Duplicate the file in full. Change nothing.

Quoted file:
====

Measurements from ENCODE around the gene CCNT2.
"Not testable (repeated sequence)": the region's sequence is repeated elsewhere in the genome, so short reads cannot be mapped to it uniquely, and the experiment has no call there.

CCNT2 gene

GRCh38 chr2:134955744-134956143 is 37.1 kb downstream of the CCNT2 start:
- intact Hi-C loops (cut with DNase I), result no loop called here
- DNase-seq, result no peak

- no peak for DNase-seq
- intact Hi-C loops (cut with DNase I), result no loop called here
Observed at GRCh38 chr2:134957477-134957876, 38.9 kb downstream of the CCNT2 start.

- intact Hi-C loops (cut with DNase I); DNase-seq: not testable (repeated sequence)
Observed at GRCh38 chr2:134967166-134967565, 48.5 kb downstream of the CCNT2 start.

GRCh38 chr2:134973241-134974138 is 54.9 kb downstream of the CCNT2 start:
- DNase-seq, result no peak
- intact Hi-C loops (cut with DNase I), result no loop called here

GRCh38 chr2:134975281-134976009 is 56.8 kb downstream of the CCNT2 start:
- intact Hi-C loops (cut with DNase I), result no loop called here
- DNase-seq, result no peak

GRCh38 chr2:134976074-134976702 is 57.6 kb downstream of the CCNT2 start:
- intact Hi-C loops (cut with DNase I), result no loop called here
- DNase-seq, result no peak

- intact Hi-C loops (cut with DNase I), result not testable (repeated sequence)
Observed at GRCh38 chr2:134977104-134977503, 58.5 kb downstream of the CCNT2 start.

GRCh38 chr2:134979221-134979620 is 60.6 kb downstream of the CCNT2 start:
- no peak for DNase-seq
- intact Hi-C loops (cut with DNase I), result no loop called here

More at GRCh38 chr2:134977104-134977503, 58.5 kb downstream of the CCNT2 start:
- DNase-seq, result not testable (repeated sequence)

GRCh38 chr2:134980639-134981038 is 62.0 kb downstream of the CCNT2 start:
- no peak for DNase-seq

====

Measurements from ENCODE around the gene CCNT2.
"Not testable (repeated sequence)": the region's sequence is repeated elsewhere in the genome, so short reads cannot be mapped to it uniquely, and the experiment has no call there.

CCNT2 gene

GRCh38 chr2:134955744-134956143 is 37.1 kb downstream of the CCNT2 start:
- intact Hi-C loops (cut with DNase I), result no loop called here
- DNase-seq, result no peak

- no peak for DNase-seq
- intact Hi-C loops (cut with DNase I), result no loop called here
Observed at GRCh38 chr2:134957477-134957876, 38.9 kb downstream of the CCNT2 start.

- intact Hi-C loops (cut with DNase I); DNase-seq: not testable (repeated sequence)
Observed at GRCh38 chr2:134967166-134967565, 48.5 kb downstream of the CCNT2 start.

GRCh38 chr2:134973241-134974138 is 54.9 kb downstream of the CCNT2 start:
- DNase-seq, result no peak
- intact Hi-C loops (cut with DNase I), result no loop called here

GRCh38 chr2:134975281-134976009 is 56.8 kb downstream of the CCNT2 start:
- intact Hi-C loops (cut with DNase I), result no loop called here
- DNase-seq, result no peak

GRCh38 chr2:134976074-134976702 is 57.6 kb downstream of the CCNT2 start:
- intact Hi-C loops (cut with DNase I), result no loop called here
- DNase-seq, result no peak

- intact Hi-C loops (cut with DNase I), result not testable (repeated sequence)
Observed at GRCh38 chr2:134977104-134977503, 58.5 kb downstream of the CCNT2 start.

GRCh38 chr2:134979221-134979620 is 60.6 kb downstream of the CCNT2 start:
- no peak for DNase-seq
- intact Hi-C loops (cut with DNase I), result no loop called here

More at GRCh38 chr2:134977104-134977503, 58.5 kb downstream of the CCNT2 start:
- DNase-seq, result not testable (repeated sequence)

GRCh38 chr2:134980639-134981038 is 62.0 kb downstream of the CCNT2 start:
- no peak for DNase-seq